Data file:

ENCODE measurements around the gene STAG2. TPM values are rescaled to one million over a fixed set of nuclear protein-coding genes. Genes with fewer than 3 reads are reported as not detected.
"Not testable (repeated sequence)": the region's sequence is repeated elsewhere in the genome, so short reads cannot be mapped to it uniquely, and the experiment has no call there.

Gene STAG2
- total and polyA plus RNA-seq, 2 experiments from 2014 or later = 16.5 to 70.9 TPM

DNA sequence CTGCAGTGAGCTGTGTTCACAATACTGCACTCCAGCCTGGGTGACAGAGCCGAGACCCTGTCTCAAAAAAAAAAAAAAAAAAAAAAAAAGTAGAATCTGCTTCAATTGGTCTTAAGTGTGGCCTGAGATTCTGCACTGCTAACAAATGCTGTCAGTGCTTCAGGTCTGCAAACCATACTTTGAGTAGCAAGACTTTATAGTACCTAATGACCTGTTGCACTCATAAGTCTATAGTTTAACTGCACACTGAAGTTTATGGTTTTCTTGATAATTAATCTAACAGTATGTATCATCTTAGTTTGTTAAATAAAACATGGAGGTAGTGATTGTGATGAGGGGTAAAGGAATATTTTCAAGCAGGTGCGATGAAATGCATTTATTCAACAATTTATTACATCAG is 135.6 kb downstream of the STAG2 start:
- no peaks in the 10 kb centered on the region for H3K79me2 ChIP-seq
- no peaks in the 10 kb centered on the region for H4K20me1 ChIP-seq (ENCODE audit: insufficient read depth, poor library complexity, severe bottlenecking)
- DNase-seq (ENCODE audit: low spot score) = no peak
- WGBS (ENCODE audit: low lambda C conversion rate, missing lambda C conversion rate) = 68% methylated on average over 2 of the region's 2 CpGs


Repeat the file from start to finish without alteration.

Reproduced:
ENCODE measurements around the gene STAG2. TPM values are rescaled to one million over a fixed set of nuclear protein-coding genes. Genes with fewer than 3 reads are reported as not detected.
"Not testable (repeated sequence)": the region's sequence is repeated elsewhere in the genome, so short reads cannot be mapped to it uniquely, and the experiment has no call there.

Gene STAG2
- total and polyA plus RNA-seq, 2 experiments from 2014 or later = 16.5 to 70.9 TPM

DNA sequence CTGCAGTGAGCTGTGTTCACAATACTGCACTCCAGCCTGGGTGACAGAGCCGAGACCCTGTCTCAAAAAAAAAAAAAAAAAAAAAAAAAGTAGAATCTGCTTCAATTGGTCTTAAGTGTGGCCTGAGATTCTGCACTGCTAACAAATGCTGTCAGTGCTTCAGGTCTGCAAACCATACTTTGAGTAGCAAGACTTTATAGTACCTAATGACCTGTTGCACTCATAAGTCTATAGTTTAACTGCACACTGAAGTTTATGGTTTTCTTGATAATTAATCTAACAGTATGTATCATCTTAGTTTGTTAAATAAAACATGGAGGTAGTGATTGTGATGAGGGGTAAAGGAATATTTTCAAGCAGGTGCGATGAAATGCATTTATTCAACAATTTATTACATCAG is 135.6 kb downstream of the STAG2 start:
- no peaks in the 10 kb centered on the region for H3K79me2 ChIP-seq
- no peaks in the 10 kb centered on the region for H4K20me1 ChIP-seq (ENCODE audit: insufficient read depth, poor library complexity, severe bottlenecking)
- DNase-seq (ENCODE audit: low spot score) = no peak
- WGBS (ENCODE audit: low lambda C conversion rate, missing lambda C conversion rate) = 68% methylated on average over 2 of the region's 2 CpGs